And after the steeds had been yoked, the king without
loss of time mounted upon the car, when those best
of horses fell down upon the ground on their knees.
Then, O king, that foremost of men, the blessed king
Nala began to soothe horses endued with energy and
strength. And raising them up with the reins
and making the charioteer Varshneya sit on the car,
he prepared to set out with great speed. And those
best of steeds, duly urged by Vahuka, rose to the
sky, confounding the occupant of the vehicle.
And beholding those steeds gifted with the speed of
the wind thus drawing the car, the blessed king of
Ayodhaya was exceedingly amazed. And noticing
the rattle of the car and also the management of the
steeds, Varshneya reflected upon Vahuka’s skill
in guiding horses. And he thought, “Is
he Matali, the charioteer of the king of the celestials?
I find the same magnificent indications in the heroic
Vahuka. Or, hath Salihotra versed in the science
of horses taken this human shape so beautiful?
Or, is it king Nala the reducer of hostile towns that
hath come here? Or, it may be that this Vahuka
knoweth the science that Nala knoweth, for I perceive
that the knowledge of Vahuka is equal to that of Nala.
Further, Vahuka and Nala are of the same age.
This one, again, may not be Nala of high prowess, but
somebody of equal knowledge. Illustrious persons,
however, walk this earth in disguise in consequence
of misfortune, or agreeably to the ordinance of the
scriptures. That this person is of unsightly appearance
need not change my opinion; for Nala, I think, may
even be despoiled of his personal features. In
respect of age this one equals Nala. There is
difference, however, in personal appearance.
Vahuka, again is endued with every accomplishment.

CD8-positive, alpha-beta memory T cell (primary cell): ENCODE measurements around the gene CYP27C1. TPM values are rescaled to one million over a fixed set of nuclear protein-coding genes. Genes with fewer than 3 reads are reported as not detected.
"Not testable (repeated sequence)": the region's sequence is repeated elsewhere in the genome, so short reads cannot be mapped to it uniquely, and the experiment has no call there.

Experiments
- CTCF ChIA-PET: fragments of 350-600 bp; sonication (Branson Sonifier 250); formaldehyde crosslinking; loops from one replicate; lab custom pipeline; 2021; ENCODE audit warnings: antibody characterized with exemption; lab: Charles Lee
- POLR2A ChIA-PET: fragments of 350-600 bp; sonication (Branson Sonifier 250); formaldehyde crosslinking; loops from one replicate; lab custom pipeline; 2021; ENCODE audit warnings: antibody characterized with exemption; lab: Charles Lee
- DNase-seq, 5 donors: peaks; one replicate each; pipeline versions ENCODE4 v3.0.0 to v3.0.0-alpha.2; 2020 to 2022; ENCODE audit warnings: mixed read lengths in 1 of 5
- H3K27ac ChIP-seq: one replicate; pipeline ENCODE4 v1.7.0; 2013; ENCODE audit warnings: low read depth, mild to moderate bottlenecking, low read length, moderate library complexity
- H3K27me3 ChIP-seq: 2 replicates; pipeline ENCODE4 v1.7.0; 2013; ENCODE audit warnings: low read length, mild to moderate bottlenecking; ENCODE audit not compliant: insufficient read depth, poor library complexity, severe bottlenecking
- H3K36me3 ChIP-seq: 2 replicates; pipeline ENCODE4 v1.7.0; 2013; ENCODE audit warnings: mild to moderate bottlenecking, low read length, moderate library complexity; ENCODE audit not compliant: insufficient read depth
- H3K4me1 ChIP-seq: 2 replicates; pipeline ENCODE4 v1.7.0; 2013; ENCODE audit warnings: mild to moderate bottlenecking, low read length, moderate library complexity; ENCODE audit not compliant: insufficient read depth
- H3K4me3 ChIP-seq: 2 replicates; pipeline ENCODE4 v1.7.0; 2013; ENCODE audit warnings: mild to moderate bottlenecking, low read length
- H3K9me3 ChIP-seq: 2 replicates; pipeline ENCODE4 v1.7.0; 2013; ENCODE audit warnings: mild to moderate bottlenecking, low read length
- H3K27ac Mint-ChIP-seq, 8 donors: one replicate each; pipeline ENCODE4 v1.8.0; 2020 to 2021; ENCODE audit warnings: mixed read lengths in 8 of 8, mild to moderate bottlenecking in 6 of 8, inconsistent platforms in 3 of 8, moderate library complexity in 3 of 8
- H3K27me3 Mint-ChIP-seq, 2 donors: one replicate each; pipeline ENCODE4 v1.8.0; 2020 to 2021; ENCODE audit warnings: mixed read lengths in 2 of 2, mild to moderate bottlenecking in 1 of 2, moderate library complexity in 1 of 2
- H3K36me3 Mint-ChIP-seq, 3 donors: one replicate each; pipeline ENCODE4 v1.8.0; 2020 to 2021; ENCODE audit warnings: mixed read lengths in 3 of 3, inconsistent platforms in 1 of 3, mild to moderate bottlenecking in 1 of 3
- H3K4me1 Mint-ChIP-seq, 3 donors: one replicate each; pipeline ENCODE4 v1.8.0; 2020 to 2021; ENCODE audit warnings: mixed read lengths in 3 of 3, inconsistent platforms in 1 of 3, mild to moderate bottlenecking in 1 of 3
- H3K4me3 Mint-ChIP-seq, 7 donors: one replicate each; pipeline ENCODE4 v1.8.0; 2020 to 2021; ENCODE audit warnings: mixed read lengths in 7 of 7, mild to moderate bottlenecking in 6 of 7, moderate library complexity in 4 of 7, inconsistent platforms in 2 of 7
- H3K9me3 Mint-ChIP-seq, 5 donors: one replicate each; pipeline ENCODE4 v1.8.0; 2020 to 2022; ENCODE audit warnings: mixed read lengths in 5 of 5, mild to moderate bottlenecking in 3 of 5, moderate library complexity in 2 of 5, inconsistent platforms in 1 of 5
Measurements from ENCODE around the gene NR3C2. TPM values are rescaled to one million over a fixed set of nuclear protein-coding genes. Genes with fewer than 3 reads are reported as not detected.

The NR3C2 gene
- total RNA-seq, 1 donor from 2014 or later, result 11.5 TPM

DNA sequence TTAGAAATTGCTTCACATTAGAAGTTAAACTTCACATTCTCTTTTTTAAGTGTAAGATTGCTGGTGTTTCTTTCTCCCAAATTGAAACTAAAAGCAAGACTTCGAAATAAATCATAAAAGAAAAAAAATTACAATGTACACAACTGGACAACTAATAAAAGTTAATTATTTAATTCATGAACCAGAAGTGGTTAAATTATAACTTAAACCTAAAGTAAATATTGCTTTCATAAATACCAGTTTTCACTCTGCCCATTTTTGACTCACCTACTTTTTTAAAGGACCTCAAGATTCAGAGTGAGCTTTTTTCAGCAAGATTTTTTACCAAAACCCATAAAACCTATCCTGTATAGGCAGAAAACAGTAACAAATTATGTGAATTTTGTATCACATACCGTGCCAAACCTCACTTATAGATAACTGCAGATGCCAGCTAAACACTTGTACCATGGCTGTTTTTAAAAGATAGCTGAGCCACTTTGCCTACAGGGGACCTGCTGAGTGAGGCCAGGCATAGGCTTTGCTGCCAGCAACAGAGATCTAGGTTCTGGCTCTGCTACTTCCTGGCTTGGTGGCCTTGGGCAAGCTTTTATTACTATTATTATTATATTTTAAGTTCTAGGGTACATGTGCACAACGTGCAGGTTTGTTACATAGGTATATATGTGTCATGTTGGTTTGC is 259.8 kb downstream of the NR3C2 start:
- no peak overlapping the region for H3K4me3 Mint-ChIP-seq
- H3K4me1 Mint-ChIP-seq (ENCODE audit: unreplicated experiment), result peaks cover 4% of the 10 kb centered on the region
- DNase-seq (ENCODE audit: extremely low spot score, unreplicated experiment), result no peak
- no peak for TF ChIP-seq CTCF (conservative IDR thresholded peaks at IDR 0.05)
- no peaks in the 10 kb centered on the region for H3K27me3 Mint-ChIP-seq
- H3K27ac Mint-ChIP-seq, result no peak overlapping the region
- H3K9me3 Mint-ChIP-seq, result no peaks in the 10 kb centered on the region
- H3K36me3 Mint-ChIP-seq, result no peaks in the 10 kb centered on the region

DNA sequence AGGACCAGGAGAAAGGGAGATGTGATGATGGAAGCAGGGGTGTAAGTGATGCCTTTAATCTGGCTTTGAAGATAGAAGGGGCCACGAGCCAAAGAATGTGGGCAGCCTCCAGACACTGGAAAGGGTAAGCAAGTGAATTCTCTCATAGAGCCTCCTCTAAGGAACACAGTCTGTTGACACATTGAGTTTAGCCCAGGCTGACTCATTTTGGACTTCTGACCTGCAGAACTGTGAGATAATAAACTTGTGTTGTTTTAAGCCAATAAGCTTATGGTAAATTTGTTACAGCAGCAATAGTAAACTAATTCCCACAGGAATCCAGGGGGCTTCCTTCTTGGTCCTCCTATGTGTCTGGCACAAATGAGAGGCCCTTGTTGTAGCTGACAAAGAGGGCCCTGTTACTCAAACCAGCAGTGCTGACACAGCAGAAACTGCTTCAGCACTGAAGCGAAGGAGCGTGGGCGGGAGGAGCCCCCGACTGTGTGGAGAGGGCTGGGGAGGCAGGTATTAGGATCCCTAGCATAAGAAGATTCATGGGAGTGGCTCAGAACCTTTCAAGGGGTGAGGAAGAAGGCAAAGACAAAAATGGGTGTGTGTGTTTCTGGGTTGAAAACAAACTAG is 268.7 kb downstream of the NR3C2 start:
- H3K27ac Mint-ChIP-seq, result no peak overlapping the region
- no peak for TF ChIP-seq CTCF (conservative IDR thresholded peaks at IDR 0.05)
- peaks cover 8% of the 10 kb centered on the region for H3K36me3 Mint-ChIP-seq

I think, therefore, he is Nala.” Having
thus reasoned long in his mind, O mighty monarch,
Varshneya, the (former) charioteer of the righteous
Nala, became absorbed in thought. And that foremost
of kings Rituparna, also, beholding the skill of Vahuka
in equestrian science experienced great delight, along
with his charioteer Varshneya. And thinking of
Vahuka’s application and ardour and the manner
of his holding the reins, the king felt exceedingly
“Vrihadaswa said, ’Like a bird coursing
through the sky, Nala soon crossed rivers and mountains,
and woods and lakes. And while the car was coursing
thus, that conqueror of hostile cities, the royal son
of Bhangasura, saw his upper garment drop down on
the ground. And at soon as his garment had dropped
down the high-minded monarch, without loss of time,
told Nala, “I intend to recover it. O thou
of profound intelligence, retain these steeds endued
with exceeding swiftness until Varshneya bringeth
back my garment.” Thereupon Nala replied
unto him, “The sheet is dropped down far away.
We have travelled one yojana thence. Therefore,
it is incapable of being recovered.” After